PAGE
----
Finding Out The Truth in Investigatory Interviews: Falsehoods, Deceptions, Omissions and Interference

Instructor: Teri Morning
Product ID: 702733
  • Duration: 90 Min

recorded version

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This webinar will cover how to handle the investigatory interviews to find out the truth. The session will discuss the difference between misinterpreted recollection vs. purposeful distortion and how to get to the bottom of the situation.

Course "Finding Out The Truth in Investigatory Interviews: Falsehoods, Deceptions, Omissions and Interference" has been pre-approved by HRCI as eligible for 1.50 credits towards a participant's recertification upon full completion.
“The use of this seal is not an endorsement by the HR Certification Institute of the quality of the program”.

Why Should You Attend:

Employers conduct investigations for a variety of reasons; employee complaints, background checks, allegations of misconduct, losses of various types. The shared primary purpose of these investigations is the same - to find out the true facts of a situation to determine a course of action to take - or to not take.

In these investigations, employers often depend heavily upon employee’s recollections. Most employees will do their best to be forthcoming, and recount truthful and factual information to the best of their abilities. So how do you know when you’ve got all the accurate facts? That all witnesses have been forthcoming? Or haven’t purposefully given misrepresentations of the facts? If you’re talking to someone to find out what they know, that you don’t - how would you know what information if any that a witness distorted, left out or used to purposefully misinform? How is an investigator to know the difference between someone’s inaccurate recollections vs. purposeful misrepresentation?

By attending this webinar you will be able to understand the aforementioned and handle the investigatory interviews.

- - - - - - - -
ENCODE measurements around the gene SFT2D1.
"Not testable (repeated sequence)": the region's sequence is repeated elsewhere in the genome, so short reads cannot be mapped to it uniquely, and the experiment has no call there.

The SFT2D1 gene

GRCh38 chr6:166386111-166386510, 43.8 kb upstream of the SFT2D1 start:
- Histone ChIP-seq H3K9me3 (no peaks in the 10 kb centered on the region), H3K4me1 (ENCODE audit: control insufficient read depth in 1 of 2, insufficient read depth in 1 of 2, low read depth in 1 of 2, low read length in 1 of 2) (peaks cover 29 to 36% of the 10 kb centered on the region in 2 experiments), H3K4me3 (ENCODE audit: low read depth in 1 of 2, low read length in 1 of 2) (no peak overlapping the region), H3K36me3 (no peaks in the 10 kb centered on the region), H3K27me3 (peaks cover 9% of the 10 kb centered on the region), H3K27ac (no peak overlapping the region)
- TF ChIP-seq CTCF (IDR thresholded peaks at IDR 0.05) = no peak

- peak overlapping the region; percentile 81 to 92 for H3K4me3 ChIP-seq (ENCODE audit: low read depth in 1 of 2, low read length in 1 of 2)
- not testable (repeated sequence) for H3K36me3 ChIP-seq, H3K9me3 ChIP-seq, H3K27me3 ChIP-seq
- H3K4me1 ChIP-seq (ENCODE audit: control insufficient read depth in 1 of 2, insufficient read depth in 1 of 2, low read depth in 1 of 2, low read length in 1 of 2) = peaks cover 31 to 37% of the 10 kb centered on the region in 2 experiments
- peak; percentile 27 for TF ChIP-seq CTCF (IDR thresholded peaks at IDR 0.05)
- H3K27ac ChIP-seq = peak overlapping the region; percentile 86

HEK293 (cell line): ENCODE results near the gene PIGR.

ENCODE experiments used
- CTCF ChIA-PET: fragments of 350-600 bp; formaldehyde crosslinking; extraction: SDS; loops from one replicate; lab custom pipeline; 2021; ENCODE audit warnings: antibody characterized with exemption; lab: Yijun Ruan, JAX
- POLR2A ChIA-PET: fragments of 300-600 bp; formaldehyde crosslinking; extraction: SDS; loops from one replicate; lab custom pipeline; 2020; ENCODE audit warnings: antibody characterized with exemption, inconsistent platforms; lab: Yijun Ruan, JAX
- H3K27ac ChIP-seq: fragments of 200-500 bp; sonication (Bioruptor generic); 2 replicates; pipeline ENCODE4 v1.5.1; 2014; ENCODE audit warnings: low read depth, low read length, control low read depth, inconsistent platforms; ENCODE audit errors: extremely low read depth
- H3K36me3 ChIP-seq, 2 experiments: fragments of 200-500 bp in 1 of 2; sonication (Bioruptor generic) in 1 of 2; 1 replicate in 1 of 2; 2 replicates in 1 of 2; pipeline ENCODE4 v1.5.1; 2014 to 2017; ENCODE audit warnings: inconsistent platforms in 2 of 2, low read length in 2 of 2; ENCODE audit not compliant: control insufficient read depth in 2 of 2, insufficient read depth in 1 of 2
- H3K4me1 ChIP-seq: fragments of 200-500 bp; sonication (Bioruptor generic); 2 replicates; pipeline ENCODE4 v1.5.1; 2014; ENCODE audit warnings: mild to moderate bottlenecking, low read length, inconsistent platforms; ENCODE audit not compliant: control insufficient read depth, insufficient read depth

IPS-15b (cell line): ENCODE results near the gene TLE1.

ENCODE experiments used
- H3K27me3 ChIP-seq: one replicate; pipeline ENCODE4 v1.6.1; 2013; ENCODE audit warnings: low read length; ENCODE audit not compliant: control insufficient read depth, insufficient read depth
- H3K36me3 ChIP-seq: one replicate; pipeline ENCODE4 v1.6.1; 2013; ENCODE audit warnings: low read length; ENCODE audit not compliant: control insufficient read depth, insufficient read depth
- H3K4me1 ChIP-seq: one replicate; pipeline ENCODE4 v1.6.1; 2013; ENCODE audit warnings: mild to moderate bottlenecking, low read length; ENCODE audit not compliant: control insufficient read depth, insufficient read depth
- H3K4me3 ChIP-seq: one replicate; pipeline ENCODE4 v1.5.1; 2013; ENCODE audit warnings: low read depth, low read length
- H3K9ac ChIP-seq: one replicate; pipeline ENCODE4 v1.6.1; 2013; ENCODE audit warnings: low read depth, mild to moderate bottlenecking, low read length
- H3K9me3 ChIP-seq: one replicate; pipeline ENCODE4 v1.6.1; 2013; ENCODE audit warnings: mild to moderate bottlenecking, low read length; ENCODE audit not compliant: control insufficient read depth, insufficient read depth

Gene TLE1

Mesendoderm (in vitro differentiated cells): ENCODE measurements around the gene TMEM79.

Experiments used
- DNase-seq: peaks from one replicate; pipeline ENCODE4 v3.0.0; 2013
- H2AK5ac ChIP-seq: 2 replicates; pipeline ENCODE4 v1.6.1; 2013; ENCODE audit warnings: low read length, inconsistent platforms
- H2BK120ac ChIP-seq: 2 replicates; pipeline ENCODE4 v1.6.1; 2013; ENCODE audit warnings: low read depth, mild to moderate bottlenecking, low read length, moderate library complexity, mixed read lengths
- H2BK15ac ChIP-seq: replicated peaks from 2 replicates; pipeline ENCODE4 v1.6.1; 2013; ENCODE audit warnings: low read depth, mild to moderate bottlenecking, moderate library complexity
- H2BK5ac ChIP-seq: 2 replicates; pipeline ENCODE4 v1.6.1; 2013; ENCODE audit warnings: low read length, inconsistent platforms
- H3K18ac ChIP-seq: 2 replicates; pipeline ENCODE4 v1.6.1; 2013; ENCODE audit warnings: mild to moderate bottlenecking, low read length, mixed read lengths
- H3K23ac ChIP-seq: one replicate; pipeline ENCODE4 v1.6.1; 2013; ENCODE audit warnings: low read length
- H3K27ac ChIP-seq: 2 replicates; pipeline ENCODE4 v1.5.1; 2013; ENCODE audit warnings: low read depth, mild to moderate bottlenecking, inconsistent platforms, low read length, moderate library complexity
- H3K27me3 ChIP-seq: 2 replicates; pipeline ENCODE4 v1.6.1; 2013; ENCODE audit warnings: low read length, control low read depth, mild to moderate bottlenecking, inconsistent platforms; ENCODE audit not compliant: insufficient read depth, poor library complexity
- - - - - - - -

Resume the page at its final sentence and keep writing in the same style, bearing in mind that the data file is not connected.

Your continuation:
Areas Covered in the Webinar:

  • How to tell the difference between misinterpreted recollections vs. purposeful distortion or even providing misinformation.
  • Telling the difference between a witness’s selective memories vs. human forgetfulness.
  • Finding out if the investigator didn’t ask an understandable, good question vs. a witness’s purposeful omission.
  • How to start an interview so most witnesses will be truthful and forthcoming from the beginning.
  • How to get to facts that were omitted whether purposefully or not.
  • Getting to the bottom of inference and untangling the web of deception.
  • The best defense is a good offense mindset – Interviewing those who disorder, complicate, blow up and back track.
  • Leave the TV shows out - The 5 best ways to tell if someone is lying to you.
  • How to ask good questions to get good answers.

Who Will Benefit:

This webinar will provide valuable assistance to all personnel in:

  • Employee Relations
  • HR Generalists and HR Associates
  • Those in non-HR jobs who have investigatory responsibilities

Instructor Profile:

Teri Morning, MBA, MS, SPHR, SPHR-CA is the President of her own HR Consulting firm She has over 15 years human resource and training experience in a variety of professional fields, including retail, distribution, architectural, engineering, consulting, manufacturing (union), public sector and both profit and non-profit company structures. She has consulted with employers on their problems and trained managers and employees for over 10 years, meeting and working with employees from all types of businesses. In addition to a MBA, Teri has a Master's degree in Human Resource Development with a specialization in Conflict Management. She was certified by the State of Indiana in mediation skills, is qualified as a Myers-Briggs practitioner and holds the dual SHRM certification of a Senior Professional in Human Resources (SPHR) and Senior Professional in Human Resources – California (SPHR-CA).

Topic Background:

In the beloved children’s book, Charlotte’s Web, deceptive action from the spider Charlotte resulted in a happy ending. In the real world workplace, deception, omission and interference often have the unhappy result of someone being reprimanded or retaliated against for conduct they didn’t do or in which they didn’t participate. For others who should have been held accountable but were not, the conduct often continues on, in some ways rewarding them and encouraging a repeat of the conduct.

Sir Walter Scott stated, “Oh what a tangled web we weave, when first we practice to deceive.” In an investigation, it can difficult to determine what are the truthful facts when information is purposefully withheld (omissions), false information is purposefully inferred (deception) or when false information is purposefully provided (falsehoods). Such tactics interfere with an investigation. Interestingly many people don’t even consider omission to be a lie. After all, they consider, if not asked of them, it can’t be wrong to withhold information. Yet some experts claim that “lying by omission” is the most common kind of lie.

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